29 Mar 2010

In which I tell you all about Kevin....

Yes, it’s time we talked about Kevin….

Kevin has been living with us for nearly two years now.  He is exceptionally quiet, doesn’t demand endless goes on the Wii or new games for his DS. He doesn’t eye my mealtime offerings with suspicion and request the presence of a poison-taster.  He sounds like the perfect child, but he is, in fact, a pain au chocolate and he lives in my bread bin.

Here’s the photographic proof.

Kevin - my adopted child
It all began when my son decided that he wanted something sweet to eat. I am a bit partial to a cake myself and when my supermarket aisle-weary gaze alighted upon the packet of pain au chocolate buns, the deal was sealed.

These wouldn’t go stale in the bread bin because they were pre-packed inside the main pack AND they would slot quite nicely into a packed lunch box too.

Over the course of the next week, my son ate all of the little buns, bar one.  It had slipped behind a crumpled stash of empty loaf packets and lay there quietly, undisturbed until I decided to clear out the bread bin….some days later.


In the spirit of blogging openness, I admit..........it was a couple of months later.

Like a modern day miracle, the little pain au chocolate had not the slightest blossom of mould on its slightly shiny surface.  How amazing, I thought. My next thought was, however, how hellish! What in the heck have they put into this cake to stop it from going off?

And so my experiment was born: How long before the cake went mouldy?

My husband, initially cynical about my reasons for keeping an old bun in beside his daily bread, soon got into the game and, within a few weeks, the pain au chocolate had been christened Kevin.

He has endured two Scottish Summers and yet remains, Lulu-like and unblemished, in the back of the bin.

I have become rather fond of Kevin. He has assumed the proportions of a confessor priest, which is not bad going for a 2 year-old cake.  As I rifle the bread bin for scones and slices of fruit loaf to eat on the sly before my son gets in from school at 3pm,  Kevin sees my frantic scrabblings and says nothing.

But I know he knows.  So I get good Catholic A-level guilt from my relationship with an old bun.  Excellent.  I’m not even a Catholic.

Today Kevin is still with us. Still mould free.  One day soon, my experiment will be called to a halt, probably by a visiting 10 year-old raider who will unsuspectingly rip into him looking for a sugar hit.  I do hope that no teeth are harmed - nor tetanus required - in the process.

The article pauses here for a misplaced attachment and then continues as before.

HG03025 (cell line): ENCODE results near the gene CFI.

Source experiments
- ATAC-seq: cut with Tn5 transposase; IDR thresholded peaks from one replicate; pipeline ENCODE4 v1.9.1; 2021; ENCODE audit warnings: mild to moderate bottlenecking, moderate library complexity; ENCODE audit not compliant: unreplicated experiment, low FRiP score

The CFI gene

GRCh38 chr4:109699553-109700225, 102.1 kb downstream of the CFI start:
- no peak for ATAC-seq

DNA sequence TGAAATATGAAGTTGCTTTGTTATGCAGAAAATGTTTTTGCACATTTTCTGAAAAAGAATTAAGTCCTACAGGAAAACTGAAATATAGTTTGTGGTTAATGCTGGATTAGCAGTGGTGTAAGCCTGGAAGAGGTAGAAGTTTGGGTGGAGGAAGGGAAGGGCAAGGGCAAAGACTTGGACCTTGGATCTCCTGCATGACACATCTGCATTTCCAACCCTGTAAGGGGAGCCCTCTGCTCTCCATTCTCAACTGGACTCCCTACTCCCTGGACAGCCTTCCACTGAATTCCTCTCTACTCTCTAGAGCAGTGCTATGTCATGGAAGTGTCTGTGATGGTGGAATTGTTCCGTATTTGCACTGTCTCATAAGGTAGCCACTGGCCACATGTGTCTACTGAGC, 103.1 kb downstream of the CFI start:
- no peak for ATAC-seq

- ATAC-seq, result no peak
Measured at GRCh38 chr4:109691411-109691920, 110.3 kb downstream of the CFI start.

He shall be buried in the garden, next to the mice, with full honours.

And, to paraphrase my national bard, the next time your thoughts run to sweet things in the supermarket, remember Kevin in the bread bin.


  1. Excellent! Fancy having a pain au chocolate as a priest and your bread bin as the cofessional - I'm sure your scoffing secret will go to the grave with Kevin and the mice...

    Thank goodness for preservatives I say, if we all stock up with individually wrapped pain au chocolates, come the apocalypse in 2012, if any of us survive, at least we'll have something to eat.

    To Kevin and his kin - keepers of secrets and saviours of mankind - I salute you ;)

    Loved it Ali :)


  2. Too funny! Maybe it needs a Twinkie friend for company - you could see which one lasts longest.


  3. D'you know, I felt vaguely disloyal writing about him - like slagging off your mum in public!

    Thanks for the feedback guys, appreciate it ;-)

  4. What is Kevin's actual best before date, out of curiosity ?

  5. He was born on 13 June, 2008 - so, to be excrutiatingly honest, he's not 2 yrs old until June. Shall I have a party for him?

    What does that make him a Gemini?

    Ali x

  6. I am at once awed and sickened by Kevin. What the hell is in him?

    Do you know, there is a place(which i cant remember for the life of me) where after 50 years, they exhume the bones of their dead, and the go into a wee dish so that the space can be used for another person(they have a small bit of land and are a gypsy clan if i remember rightly). Anyway, the last few people they have exhumed have been almost completely preserved, and it's thought that it's because of all the preservatives in the food! I think Kevin's family might may be the culprits!

  7. I can see how trying to keep a barely decomposed body on the mantelpiece is a bit trickier than a little urn.

    That aside, it's a very right-on use of land. Recycling.

    I've not come across this gypsy phenomena, but I've heard of the decomposition process being halted because of the preservative-ness of the soil. *shudders*.

    Kevin's perservatives were put in at birth. You know that the next time you are trundling round Tescos and you come across these packets, on one hand you will be repulsed and on the other hand, you'll want your own personal Kevin in your breadbin :-)

    Really nice to see you here Lisa-Marie.

    Ali xxxx

  8. 2 Scottish summers ? No wonder he hasn't rotted - he is frozen stiff :-D

  9. I adore this. It's ever so slightly disturbing but wonderful.
    Hail Kevin!

  10. We can have a mass burial, as we have some unmentionable items that have been lurking in the back of the pantry we have now demolished. They are glowing a pale shade of green.


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